Updated 12:08 p.m. Eastern Time
President Obama called on Congress to pass his $447 billion jobs bill Monday, stating that "this is not a game."
"Our economy really needs a jolt right now," he said during a White House news conference.
Mr. Obama said the bill would guard against the economic threat posed by the European economic crisis and said independent economists overwhelmingly say it would help boost the struggling American economy. He said it was made up of proposals that both parties have traditionally supported.
"Any senator who is thinking about voting against this jobs bill when it comes up for a vote," he said, "needs to explain why they would oppose something that we know would improve our economic situation at such an urgent time for our families and for our businesses."
Mr. Obama derided critics who call his proposal "class warfare," saying Congress must choose between helping the rich and the people who are "hurting in this country."
"I hope every senator thinks long and hard about what's at stake when they vote next week," he said.
The news conference reflects Mr. Obama's latest push for passage of the American Jobs Act he introduced in September --designed to stimulate the economy. The proposal includes $250 billion in tax cuts, including reduced payroll taxes on both workers and employers, $60 billion in extended unemployment benefits and $140 billion in spending on education, transportation projects and public workers, including police officers.
Mr. Obama seeks to pay for it largely by increasing taxes on corporations and high-earning Americans. Senate Majority Leader Harry Reid on Wednesday called for
The Senate is expected to vote on the plan next week. Mr. Obama focused his comments Thursday largely on the Republicans who appear likely to vote against the plan -- but as Republicans have been quick to point out, he does not appear to have the unified support of Senate Democrats for the proposal. On Wednesday, the Republican National Committee emailed reporters comments from 16 Senate Democrats expressing varying levels of skittishness about the bill.
Mr. Obama, who has taken a more confrontational tone in recent weeks,
"What I've done over the last several weeks is take the case to the American people so they know what is going on," he said.
He has taken on Republican critics of the bill by name, challenging House majority leader Eric Cantor, who has vowed not to let the bill come up for a vote. He evento ensure that the highest-earning Americans pay tax rates that at least match those who make less.
Cantor hammered the plan in an interview with Bloomberg Television, saying, "Here we go again, continued insistence in Washington -- raise taxes on job creators right now. That's not what we need. Most people in America think it's counterintuitive to raise taxes if you want economic growth."
The plan is seen on Capitol Hill as having little chance of passage, and critics have suggested Mr. Obama is essentially using the proposal as a campaign tool. Speaking shortly before Mr. Obama, House Speaker John Boehner accused the president of having "given up on the country," suggesting he has "decided to campaign full time instead of doing what the American people sent us all here to do and have to find common ground the deal with the big challenges that face our economy and our country."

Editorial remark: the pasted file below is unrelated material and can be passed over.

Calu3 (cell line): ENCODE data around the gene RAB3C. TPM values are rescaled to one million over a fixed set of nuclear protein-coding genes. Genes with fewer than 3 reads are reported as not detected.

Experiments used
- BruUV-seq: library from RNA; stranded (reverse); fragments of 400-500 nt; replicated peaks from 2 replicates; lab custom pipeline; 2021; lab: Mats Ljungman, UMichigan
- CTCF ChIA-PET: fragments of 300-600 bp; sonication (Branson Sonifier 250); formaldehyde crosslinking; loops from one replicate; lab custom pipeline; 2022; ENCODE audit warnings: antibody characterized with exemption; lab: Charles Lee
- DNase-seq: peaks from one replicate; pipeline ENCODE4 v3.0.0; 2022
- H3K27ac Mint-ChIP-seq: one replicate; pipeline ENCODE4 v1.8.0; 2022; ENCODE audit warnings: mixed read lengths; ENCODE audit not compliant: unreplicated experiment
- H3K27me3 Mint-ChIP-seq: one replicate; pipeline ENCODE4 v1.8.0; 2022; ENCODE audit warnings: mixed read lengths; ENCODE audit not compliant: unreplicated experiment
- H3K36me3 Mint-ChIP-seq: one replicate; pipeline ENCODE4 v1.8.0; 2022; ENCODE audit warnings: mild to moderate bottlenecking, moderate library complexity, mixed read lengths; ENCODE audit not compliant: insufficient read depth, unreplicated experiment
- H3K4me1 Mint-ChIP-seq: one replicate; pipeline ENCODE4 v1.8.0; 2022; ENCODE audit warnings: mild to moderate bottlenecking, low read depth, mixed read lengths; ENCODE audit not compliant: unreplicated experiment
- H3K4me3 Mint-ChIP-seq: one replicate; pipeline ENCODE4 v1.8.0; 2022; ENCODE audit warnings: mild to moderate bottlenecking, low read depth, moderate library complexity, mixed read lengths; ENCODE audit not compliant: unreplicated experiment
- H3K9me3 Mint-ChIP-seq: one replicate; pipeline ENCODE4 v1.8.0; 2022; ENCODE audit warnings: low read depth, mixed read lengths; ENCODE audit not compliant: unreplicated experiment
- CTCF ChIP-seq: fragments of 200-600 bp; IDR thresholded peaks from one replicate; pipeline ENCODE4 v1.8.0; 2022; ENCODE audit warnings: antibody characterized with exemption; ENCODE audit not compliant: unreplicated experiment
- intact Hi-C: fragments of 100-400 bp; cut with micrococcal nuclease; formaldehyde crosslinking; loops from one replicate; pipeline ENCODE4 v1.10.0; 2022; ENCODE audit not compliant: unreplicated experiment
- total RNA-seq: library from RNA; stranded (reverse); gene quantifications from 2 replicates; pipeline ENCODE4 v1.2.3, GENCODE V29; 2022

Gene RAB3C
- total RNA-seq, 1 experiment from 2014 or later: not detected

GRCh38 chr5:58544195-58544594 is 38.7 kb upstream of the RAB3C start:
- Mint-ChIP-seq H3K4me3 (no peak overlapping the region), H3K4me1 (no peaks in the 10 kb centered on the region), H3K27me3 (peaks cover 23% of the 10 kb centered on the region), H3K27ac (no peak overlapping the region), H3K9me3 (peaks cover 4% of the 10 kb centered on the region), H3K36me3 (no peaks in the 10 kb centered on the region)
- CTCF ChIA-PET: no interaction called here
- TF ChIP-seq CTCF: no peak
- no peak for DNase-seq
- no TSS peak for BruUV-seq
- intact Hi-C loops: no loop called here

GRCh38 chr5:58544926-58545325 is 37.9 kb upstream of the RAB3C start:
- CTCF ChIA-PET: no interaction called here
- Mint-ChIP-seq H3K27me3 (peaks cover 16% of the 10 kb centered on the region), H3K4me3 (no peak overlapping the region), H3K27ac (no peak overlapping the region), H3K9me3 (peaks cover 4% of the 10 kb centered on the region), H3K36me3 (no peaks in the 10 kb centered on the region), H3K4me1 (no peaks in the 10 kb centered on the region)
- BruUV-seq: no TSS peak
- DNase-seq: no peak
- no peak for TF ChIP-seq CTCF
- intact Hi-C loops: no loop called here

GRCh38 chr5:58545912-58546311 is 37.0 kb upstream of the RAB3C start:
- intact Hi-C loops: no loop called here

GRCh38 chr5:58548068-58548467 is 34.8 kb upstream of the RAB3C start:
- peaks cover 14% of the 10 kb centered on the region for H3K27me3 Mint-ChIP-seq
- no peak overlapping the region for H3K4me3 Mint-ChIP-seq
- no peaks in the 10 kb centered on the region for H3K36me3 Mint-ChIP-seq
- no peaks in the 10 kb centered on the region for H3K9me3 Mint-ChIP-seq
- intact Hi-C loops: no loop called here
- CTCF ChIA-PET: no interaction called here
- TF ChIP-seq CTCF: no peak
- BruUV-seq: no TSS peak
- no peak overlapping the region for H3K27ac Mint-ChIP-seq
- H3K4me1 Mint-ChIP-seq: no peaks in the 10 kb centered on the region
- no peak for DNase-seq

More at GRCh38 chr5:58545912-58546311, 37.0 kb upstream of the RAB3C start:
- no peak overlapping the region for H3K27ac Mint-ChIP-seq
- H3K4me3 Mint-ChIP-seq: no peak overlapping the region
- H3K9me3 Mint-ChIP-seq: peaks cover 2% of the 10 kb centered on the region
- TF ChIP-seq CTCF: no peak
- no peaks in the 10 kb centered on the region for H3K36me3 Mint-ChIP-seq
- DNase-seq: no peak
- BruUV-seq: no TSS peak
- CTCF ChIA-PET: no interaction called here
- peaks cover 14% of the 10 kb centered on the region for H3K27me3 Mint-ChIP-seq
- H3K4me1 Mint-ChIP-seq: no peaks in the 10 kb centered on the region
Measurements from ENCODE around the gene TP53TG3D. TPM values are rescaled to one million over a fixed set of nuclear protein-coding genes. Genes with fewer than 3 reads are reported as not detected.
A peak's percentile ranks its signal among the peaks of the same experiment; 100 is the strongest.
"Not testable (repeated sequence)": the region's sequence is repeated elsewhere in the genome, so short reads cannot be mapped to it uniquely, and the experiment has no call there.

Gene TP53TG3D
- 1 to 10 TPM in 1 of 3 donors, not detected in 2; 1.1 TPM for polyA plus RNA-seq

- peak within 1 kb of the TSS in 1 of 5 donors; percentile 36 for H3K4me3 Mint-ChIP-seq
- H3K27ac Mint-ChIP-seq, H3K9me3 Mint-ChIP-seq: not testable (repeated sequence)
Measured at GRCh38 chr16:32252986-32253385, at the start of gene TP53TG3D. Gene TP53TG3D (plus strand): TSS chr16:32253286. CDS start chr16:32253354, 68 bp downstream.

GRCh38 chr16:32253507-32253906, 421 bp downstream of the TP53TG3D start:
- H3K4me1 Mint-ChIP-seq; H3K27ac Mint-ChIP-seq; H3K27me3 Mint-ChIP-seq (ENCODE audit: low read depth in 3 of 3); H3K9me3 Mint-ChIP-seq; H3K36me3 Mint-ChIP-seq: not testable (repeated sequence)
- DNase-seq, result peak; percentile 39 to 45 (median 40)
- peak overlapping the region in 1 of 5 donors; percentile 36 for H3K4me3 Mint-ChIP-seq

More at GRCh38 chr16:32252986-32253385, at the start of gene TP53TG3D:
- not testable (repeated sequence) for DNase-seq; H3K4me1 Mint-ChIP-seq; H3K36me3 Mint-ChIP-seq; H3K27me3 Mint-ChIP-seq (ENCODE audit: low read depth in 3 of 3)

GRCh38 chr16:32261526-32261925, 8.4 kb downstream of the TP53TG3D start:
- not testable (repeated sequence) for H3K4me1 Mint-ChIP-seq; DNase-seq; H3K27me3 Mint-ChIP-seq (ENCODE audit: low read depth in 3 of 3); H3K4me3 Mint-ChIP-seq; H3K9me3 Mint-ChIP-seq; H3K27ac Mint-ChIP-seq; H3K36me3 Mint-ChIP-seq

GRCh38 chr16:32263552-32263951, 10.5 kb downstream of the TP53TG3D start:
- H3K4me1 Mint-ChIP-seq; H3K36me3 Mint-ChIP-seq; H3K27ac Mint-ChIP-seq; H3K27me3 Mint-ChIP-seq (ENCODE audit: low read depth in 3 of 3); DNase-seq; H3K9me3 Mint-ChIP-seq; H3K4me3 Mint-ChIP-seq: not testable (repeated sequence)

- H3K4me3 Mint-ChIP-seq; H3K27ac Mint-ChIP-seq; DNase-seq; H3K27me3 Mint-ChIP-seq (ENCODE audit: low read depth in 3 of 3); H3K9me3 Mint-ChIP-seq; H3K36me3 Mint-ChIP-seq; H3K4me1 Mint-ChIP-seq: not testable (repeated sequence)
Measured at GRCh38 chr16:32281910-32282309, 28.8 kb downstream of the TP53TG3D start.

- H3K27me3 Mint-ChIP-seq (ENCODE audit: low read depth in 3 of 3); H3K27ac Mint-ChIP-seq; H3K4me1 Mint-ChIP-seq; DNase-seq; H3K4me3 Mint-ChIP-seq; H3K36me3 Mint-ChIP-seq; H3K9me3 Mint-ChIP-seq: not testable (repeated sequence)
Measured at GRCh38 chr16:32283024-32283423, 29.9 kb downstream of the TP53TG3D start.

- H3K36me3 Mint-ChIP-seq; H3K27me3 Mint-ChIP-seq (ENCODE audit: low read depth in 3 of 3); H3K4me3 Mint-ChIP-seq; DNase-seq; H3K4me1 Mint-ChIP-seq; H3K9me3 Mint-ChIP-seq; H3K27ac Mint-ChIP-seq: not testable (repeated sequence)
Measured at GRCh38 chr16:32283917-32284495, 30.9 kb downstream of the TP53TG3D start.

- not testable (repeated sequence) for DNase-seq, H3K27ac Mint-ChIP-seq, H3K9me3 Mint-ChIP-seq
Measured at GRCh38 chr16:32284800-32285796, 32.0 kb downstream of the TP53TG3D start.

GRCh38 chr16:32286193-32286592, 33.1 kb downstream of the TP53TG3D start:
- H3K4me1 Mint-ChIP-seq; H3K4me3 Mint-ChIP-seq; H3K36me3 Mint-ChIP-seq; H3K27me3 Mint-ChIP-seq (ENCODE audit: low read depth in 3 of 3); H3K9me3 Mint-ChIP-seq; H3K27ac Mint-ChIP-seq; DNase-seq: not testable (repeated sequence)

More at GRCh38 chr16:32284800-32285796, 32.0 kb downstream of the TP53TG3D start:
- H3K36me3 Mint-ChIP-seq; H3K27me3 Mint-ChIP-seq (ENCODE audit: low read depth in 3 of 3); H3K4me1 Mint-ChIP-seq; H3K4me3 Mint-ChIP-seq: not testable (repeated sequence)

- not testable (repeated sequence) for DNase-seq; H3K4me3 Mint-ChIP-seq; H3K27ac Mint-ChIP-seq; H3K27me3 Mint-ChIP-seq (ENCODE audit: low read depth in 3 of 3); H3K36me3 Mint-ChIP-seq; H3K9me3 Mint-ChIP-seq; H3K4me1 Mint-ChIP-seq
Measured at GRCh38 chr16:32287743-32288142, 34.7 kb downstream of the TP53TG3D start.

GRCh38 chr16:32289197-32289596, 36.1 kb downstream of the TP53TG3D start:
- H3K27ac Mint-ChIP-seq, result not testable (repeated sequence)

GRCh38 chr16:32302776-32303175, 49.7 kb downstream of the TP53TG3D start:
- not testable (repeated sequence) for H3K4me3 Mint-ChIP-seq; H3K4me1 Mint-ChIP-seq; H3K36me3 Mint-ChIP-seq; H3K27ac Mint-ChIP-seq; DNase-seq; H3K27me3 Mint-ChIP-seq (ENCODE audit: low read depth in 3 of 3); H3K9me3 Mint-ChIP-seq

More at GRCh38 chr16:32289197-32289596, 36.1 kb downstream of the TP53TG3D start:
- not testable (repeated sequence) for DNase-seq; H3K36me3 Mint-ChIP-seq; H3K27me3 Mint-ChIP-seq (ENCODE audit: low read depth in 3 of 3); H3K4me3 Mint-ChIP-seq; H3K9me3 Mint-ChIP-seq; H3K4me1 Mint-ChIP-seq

Asked by CBS News' Bill Plante if his push for the bill is really about campaigning, Mr. Obama says he is "ready and willing" to negotiate with Republicans, but that they haven't shown serious interest in doing so. He said the "big ideas" being pushed by the GOP -- trade deals, patent reform -- are "ones we're already doing."
Republicans oppose his plan but "have not given a good reason why they are opposed to putting construction workers back on the job or teachers back in the classroom," Mr. Obama said.
He derided Republican claims that rolling back regulation would spur the economy.
"So their big economic plan to put people back to work right now is to rollback financial protections and allow banks to charge fees on consumers?" he asked incredulously. He then called on reporters to reach out to economists to compare the expected impact of his plan to any plan put forth by their opponents.
"I see smirks in the audience because you know it's not going to be real robust," he said, referring to the impact of his opponents' plan.
"The election is 13 or 14 months away," he said. "I would love nothing more than to not have to be out there campaigning because we are seeing constructive action here in Congress. That's my goal. That's what I'm looking for. I'm also dealing with a Republican majority leader who said his number one goal was to beat me. Not put Americans back to work. Not grow the economy. Not help small businesses expand, but to defeat me. He's been saying that now for a couple of years. So, I have to go out and listen to the American people to see if maybe he'll listen to them if he is not listening to me."